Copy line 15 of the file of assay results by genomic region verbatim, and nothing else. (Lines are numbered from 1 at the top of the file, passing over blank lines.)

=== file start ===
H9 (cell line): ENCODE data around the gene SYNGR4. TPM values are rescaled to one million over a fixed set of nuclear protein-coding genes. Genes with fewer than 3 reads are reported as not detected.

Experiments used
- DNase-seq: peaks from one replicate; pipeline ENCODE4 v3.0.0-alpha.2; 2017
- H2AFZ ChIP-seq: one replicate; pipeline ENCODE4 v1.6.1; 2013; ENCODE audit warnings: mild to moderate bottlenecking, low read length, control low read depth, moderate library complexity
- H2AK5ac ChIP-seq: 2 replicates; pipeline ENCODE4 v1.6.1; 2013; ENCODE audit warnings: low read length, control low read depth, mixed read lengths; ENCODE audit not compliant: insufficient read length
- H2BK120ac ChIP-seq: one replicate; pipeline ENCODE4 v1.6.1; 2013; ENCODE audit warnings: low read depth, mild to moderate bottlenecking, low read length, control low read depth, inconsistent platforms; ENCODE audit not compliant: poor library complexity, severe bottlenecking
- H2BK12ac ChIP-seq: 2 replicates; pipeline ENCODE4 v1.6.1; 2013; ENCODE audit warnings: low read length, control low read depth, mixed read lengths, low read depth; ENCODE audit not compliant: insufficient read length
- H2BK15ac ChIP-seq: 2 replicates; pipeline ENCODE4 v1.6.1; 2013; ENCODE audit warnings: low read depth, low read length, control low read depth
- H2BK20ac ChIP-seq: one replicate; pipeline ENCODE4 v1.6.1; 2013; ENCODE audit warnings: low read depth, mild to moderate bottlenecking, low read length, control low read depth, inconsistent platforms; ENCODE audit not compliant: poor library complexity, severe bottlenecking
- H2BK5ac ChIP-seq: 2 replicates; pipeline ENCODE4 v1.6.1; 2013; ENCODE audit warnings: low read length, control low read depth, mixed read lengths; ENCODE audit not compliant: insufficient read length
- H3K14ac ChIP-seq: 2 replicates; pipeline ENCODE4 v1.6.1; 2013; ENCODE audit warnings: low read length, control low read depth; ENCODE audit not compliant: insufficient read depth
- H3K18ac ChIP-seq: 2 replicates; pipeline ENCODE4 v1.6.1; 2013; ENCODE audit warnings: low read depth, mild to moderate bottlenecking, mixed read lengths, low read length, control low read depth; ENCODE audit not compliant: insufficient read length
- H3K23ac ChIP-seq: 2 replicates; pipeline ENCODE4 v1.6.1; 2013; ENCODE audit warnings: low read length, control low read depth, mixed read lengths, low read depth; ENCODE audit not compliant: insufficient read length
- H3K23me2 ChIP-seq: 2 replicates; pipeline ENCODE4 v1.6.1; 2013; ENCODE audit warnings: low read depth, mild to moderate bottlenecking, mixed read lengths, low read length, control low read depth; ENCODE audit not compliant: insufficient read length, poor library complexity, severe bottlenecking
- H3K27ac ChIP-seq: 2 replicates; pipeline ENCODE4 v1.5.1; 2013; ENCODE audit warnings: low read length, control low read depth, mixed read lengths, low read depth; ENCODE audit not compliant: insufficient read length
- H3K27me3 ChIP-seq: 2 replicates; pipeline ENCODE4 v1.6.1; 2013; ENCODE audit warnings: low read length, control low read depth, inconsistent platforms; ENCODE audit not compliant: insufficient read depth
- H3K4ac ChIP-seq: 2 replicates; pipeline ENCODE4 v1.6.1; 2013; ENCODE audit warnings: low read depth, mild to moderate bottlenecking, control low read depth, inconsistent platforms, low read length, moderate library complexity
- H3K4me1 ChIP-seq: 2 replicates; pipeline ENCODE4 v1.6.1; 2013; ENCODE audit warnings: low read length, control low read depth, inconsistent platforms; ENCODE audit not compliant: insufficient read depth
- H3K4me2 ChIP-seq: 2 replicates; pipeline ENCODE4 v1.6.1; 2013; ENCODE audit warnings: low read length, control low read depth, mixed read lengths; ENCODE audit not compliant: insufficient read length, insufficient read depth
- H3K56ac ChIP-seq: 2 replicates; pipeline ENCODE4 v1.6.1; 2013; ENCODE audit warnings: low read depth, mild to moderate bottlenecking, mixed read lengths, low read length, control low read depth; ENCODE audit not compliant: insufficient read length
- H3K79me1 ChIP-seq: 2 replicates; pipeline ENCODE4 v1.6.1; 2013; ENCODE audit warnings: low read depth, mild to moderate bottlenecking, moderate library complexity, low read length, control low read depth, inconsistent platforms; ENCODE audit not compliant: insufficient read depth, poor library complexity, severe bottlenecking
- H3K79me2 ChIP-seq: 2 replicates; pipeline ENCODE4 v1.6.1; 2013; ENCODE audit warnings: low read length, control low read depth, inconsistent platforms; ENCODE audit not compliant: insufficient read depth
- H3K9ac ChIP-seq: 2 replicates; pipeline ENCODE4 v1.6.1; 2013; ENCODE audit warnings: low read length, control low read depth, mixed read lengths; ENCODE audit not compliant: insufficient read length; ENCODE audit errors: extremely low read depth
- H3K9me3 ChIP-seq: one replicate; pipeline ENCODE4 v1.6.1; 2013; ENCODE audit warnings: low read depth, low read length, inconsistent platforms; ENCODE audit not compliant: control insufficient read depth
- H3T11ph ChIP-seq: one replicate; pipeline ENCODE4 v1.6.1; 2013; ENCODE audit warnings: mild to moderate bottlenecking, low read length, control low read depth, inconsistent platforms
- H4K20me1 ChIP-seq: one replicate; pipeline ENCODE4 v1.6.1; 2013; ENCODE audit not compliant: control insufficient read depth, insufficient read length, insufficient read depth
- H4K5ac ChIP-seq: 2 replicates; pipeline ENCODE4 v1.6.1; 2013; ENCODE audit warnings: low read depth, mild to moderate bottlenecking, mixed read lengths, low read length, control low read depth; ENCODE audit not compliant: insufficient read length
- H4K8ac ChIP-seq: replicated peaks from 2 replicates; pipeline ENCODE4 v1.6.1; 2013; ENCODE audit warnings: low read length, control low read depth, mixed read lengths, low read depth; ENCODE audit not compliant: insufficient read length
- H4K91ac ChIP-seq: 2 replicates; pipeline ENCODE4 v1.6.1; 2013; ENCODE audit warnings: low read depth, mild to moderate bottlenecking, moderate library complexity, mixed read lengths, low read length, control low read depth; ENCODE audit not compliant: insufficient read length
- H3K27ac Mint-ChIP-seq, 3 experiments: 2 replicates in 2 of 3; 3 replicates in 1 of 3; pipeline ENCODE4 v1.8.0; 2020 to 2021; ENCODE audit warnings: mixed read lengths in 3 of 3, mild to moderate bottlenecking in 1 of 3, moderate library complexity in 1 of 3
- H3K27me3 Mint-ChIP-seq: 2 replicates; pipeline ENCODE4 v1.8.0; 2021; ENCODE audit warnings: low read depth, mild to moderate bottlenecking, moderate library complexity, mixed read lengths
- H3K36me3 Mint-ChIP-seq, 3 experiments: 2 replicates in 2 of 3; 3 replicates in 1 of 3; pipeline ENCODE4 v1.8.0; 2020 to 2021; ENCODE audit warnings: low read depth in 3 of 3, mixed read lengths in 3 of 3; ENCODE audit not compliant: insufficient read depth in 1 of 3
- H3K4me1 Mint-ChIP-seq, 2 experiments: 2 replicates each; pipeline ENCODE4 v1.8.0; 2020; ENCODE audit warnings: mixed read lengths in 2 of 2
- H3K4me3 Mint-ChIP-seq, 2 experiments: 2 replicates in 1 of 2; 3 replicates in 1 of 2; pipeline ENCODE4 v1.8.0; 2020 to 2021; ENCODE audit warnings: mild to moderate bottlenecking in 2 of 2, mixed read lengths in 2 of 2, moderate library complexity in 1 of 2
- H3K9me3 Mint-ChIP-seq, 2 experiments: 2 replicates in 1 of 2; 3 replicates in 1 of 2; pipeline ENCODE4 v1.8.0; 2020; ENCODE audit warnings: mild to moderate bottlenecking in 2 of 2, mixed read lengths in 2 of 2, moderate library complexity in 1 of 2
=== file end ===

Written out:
- H3K27ac ChIP-seq: 2 replicates; pipeline ENCODE4 v1.5.1; 2013; ENCODE audit warnings: low read length, control low read depth, mixed read lengths, low read depth; ENCODE audit not compliant: insufficient read length